It’s important for California workers to understand what employee misclassification entails in order to determine whether they are independent contractors or employees.
More than one hundred current and former employees at a popular Bay Area eatery claim they were denied wages and benefits, and they have filed suit against the restaurant.
Court papers state that Burma Superstar owner Desmond Tan held employee paychecks as a deposit rather than distributing them. According to the plaintiffs, Mr. Tan also fired a worker who complained about the policy. At two of the company’s other locations, B Star and Burma Love, the firm allegedly misclassified workers as salaried employees to avoid paying overtime. The suit names more than a dozen other labor law violations, including denial of sick leave and breaks. Currently, the three plaintiffs seek permission to turn their lawsuit into a class action.
Attorney Carole Vigne lamented that kitchen workers are often “unseen and forgotten” in many restaurants. “We hope this case brings visibility to the hardworking kitchen staff who feed thousands each week,” she said.
A federal judge in California has rejected a settlement put forward by Uber to resolve the class action lawsuit against them by their drivers, according to Reuters. The ridesharing giant has classified its drivers as independent contractors for years, but the drivers argue that they are actually employees. This would mean that Uber would have to pay the costs of fuel and maintenance, which would amount to millions of dollars. The damages are so high, in fact, that the judge threw out Uber’s settlement offer of over $100 million because it was too low. Now lawyers for the two sides are back at the negotiating table to try to work out a new settlement.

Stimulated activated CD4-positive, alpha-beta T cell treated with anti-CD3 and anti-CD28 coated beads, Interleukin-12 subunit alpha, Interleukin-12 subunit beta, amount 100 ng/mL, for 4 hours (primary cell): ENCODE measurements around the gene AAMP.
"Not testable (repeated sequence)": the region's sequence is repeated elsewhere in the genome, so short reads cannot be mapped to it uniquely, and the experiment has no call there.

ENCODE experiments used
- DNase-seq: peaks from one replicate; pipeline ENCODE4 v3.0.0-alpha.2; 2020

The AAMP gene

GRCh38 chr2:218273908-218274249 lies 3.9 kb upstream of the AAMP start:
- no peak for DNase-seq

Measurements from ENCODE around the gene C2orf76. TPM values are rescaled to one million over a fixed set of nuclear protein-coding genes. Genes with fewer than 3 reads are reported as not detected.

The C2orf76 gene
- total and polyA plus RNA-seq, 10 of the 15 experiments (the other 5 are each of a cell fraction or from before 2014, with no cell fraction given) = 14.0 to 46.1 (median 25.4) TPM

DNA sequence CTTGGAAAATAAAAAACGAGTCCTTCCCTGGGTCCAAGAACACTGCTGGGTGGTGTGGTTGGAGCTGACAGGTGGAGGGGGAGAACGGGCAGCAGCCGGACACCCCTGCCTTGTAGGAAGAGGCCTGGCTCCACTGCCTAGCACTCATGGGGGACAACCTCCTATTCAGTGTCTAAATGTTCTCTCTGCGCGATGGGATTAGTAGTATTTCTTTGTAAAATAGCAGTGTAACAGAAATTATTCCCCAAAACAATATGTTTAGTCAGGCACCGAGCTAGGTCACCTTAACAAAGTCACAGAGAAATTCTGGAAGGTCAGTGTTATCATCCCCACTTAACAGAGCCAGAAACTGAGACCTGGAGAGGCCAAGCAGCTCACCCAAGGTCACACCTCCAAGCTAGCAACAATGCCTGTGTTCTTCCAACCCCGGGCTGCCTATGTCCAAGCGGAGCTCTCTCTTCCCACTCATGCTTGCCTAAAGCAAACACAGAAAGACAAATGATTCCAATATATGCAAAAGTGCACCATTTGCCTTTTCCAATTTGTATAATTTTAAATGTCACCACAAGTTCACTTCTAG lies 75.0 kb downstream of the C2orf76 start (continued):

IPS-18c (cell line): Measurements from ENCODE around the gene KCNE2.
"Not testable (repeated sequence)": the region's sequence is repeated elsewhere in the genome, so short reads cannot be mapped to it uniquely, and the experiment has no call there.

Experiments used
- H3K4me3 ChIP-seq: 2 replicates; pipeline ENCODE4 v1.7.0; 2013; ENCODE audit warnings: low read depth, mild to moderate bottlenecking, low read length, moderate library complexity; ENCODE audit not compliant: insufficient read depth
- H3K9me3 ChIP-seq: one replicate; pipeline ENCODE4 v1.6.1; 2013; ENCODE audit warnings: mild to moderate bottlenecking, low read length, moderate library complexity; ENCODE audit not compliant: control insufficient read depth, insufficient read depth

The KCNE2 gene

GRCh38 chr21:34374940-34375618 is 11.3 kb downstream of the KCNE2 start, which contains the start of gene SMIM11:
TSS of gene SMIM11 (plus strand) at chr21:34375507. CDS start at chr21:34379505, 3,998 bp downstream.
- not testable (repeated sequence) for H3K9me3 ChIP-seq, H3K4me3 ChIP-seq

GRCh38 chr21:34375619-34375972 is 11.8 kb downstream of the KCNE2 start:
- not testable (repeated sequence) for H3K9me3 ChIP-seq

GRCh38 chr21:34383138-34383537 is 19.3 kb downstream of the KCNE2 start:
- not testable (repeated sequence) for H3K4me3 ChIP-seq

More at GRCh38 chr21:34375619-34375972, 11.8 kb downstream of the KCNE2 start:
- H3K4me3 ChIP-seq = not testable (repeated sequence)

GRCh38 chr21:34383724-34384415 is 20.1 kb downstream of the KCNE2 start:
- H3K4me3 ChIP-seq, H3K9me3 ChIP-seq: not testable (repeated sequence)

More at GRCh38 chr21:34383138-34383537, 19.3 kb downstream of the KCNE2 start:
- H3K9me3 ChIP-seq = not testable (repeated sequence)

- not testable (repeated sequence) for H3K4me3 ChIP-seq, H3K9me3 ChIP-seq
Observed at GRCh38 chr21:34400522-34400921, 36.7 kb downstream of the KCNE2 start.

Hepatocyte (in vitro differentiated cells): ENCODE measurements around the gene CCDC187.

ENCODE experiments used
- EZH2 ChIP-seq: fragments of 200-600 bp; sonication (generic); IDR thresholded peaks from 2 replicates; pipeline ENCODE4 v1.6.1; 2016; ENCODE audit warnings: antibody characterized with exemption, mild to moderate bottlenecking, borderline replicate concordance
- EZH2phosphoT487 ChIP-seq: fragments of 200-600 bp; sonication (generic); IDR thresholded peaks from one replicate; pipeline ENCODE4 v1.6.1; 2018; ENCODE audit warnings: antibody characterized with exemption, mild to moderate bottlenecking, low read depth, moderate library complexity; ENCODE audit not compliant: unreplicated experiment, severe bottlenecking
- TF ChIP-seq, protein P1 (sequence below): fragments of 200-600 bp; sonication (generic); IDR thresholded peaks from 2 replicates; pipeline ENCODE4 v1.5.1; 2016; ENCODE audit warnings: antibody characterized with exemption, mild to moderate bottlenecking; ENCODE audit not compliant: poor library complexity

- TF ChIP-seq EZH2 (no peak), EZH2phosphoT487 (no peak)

A new Supreme Court ruling leaves national uncertainties about whether car dealership employees have a right to overtime pay.
The opinion in Encino Motorcars, LLC v. Navarro centers on the question of whether service advisors at auto dealerships receive overtime pay as a right under the federal Fair Labor Standards Act (FLSA). The Supreme Court issued the opinion in response to a decision by the Ninth Circuit Court of Appeals (which includes California) that service advisors, who sell car service to customers, have a right to overtime under the FLSA.
Unfortunately, the Supreme Court decision doesn’t clarify whether or not this is the correct interpretation of the FLSA, so uncertainty over this question may persist for some time.
The new U.S. Department of Labor overtime rules which go into effect in December 2016 will have more of an impact on some industries and certain workers than that of others. In fact, across California, about 146,000 employees will be affected by the new Federal overtime laws.
But will you or your workplace feel the impact of the rules more than others? This article will help you understand how these new Federal overtime laws affect employees in California and throughout the country.